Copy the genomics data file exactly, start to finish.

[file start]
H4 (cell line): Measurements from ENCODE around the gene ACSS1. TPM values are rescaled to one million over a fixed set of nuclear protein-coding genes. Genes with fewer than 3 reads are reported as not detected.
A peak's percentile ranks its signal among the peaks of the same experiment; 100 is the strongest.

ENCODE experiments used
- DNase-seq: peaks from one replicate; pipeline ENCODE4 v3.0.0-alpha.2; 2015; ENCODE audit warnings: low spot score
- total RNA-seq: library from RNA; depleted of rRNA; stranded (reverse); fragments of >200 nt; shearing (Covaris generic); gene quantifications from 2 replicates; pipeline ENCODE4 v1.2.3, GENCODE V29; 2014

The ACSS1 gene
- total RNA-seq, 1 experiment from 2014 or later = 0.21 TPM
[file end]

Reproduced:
H4 (cell line): Measurements from ENCODE around the gene ACSS1. TPM values are rescaled to one million over a fixed set of nuclear protein-coding genes. Genes with fewer than 3 reads are reported as not detected.
A peak's percentile ranks its signal among the peaks of the same experiment; 100 is the strongest.

ENCODE experiments used
- DNase-seq: peaks from one replicate; pipeline ENCODE4 v3.0.0-alpha.2; 2015; ENCODE audit warnings: low spot score
- total RNA-seq: library from RNA; depleted of rRNA; stranded (reverse); fragments of >200 nt; shearing (Covaris generic); gene quantifications from 2 replicates; pipeline ENCODE4 v1.2.3, GENCODE V29; 2014

The ACSS1 gene
- total RNA-seq, 1 experiment from 2014 or later = 0.21 TPM